Like their BX-4 Pro Guide cousins, these binoculars have an easy-to-use open bridge design that allows you to find just the right interpupillary distance quickly. The eyecups are field replaceable on both models, and the smooth focusing system makes it easy to see images clearly. They feature Leupold’s Elite Optical System, which offers coatings that cut glare and improve image fidelity in all light conditions by properly managing that light. The smudge-resistant lenses prevent dust and debris from interfering with image quality, and there's no color distortion on the edges of the image. They're waterproof to 3 feet and fogproof. The BX-4 Range HD binos incorporate Leupold’s True Ballistic Range/Wind technology, which will seem familiar to most shooters who have used Leupold’s rangefinders. TBR/W combines an infrared laser transmitter and receiver and ballistic programming that furnishes true value elevation holds based on the angle to the target.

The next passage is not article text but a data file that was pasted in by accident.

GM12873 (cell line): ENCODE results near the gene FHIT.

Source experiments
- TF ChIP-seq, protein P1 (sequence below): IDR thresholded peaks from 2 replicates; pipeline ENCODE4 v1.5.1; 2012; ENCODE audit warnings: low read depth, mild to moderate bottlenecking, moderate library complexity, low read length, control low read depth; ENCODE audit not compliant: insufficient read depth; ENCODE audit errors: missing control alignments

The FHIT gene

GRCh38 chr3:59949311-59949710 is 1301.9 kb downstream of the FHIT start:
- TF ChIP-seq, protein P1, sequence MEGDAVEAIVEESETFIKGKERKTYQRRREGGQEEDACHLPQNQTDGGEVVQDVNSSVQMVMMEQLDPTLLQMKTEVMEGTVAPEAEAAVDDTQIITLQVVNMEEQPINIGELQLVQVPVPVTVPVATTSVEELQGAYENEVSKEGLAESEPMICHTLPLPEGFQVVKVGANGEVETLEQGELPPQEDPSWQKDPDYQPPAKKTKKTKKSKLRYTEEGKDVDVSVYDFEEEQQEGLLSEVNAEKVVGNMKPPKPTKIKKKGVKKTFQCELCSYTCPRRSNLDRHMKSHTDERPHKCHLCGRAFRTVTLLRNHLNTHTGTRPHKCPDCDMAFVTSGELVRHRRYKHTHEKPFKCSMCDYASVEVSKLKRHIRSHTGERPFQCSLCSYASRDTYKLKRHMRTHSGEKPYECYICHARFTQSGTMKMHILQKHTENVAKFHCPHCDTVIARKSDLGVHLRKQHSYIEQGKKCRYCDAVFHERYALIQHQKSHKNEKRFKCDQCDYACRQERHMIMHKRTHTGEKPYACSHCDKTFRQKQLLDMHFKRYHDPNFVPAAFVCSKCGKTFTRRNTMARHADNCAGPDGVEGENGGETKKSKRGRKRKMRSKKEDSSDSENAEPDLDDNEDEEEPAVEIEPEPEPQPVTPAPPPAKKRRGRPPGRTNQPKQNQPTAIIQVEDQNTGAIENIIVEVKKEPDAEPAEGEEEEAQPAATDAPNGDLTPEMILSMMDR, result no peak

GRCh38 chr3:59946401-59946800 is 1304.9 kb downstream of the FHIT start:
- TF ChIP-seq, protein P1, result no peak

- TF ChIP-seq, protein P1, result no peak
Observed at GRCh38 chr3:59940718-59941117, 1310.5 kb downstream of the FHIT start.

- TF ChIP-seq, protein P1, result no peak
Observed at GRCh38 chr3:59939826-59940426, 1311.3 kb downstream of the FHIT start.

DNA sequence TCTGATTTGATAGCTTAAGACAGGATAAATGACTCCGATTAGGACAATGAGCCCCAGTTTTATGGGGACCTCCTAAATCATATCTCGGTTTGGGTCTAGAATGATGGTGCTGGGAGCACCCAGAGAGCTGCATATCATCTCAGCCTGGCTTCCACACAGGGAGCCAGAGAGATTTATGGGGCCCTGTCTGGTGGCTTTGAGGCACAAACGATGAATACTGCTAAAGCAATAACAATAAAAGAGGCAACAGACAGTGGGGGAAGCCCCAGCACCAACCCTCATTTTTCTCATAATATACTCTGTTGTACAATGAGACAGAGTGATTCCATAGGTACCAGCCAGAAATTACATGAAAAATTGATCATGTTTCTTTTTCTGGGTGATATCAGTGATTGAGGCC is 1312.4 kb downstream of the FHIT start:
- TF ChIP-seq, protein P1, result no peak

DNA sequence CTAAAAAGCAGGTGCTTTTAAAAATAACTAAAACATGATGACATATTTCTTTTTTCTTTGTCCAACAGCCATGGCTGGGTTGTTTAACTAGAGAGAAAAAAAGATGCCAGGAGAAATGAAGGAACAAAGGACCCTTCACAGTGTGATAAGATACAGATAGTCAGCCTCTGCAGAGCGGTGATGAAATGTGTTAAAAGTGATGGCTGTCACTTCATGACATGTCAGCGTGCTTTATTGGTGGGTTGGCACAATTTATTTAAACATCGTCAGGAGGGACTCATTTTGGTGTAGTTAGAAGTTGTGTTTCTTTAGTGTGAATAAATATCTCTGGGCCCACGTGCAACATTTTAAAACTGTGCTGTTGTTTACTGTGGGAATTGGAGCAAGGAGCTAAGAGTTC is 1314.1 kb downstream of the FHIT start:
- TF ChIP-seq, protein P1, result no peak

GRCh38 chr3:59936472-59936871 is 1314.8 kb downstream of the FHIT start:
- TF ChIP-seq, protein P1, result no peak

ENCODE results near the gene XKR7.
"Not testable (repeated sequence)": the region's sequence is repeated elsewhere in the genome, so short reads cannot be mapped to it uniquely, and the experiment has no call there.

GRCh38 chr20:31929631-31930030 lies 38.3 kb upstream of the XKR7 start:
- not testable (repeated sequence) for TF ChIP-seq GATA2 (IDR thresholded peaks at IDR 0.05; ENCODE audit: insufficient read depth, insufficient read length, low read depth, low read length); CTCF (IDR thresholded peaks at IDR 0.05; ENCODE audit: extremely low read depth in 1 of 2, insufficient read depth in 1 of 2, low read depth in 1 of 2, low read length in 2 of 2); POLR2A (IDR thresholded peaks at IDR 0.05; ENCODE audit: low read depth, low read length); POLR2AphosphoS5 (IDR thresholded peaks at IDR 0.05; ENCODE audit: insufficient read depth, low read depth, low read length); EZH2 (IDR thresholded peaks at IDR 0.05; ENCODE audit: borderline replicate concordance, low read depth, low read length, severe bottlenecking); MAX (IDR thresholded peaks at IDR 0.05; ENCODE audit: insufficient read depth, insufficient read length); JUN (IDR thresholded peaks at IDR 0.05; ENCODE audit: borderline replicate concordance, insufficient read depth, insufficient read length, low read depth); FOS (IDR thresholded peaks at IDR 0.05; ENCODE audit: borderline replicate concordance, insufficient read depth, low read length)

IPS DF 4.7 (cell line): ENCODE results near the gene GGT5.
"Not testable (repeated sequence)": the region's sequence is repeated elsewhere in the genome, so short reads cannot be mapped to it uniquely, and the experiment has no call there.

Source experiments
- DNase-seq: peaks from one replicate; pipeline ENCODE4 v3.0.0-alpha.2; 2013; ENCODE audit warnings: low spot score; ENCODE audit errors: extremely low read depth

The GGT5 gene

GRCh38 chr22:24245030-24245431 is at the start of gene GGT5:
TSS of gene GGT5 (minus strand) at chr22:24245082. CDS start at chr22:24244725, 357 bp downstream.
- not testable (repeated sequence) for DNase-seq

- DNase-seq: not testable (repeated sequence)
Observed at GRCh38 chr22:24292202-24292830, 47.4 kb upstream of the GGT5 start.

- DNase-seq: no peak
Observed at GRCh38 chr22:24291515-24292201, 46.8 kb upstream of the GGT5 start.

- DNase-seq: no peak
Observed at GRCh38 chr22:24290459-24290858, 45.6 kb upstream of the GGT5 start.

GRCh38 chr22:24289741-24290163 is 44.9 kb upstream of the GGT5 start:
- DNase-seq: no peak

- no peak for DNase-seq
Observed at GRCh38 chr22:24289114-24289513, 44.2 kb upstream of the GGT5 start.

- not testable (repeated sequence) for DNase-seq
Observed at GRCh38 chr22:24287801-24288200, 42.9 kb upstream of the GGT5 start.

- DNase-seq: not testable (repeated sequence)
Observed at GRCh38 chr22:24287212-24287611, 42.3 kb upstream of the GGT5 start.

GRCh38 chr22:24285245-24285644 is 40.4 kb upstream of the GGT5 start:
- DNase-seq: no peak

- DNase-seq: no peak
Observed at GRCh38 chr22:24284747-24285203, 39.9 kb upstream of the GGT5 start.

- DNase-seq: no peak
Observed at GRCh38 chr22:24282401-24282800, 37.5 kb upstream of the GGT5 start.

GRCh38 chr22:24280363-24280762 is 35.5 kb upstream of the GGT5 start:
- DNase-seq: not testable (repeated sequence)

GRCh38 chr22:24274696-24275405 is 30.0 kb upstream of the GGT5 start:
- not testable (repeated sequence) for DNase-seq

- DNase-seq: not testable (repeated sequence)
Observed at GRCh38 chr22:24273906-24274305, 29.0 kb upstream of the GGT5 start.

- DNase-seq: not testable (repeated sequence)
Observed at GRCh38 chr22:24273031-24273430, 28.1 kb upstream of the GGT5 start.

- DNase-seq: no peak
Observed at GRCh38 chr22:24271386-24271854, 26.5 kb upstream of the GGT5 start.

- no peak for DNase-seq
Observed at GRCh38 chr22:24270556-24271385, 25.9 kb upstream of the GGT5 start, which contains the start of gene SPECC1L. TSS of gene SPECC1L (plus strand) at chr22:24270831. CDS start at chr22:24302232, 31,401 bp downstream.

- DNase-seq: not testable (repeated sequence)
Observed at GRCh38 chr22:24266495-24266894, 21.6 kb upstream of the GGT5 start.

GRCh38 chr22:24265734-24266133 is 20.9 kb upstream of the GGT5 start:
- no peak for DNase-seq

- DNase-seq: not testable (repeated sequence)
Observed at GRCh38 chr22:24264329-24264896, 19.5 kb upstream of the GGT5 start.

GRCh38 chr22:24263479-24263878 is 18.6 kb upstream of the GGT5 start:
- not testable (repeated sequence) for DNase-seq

Traditional rangefinders provide line-of-sight readings based on the Rifleman's Rule, but Leupold’s BX-4 Range HDs compensate for the angle of the shot and how that angle will impact bullet performance. This takes the guesswork out of making long shots. However, if you prefer you can use the Leupold’s in LOS (line of sight) mode. The BX-4 Range HD binos come with 25 different ballistic groups so you can program the binoculars to your load. The TBR/W system also provides 10 mph wind holds, which makes it much easier to compensate for crosswinds. Leupold promises that the BX-4 Range HD binoculars will range deer-size game to 1,100 yards, trees to 1,600 yards, and reflective objects to 2,600 yards with a minimum range distance of seven yards and 1/2 MOA accuracy to 600 yards. Those are truly impressive numbers.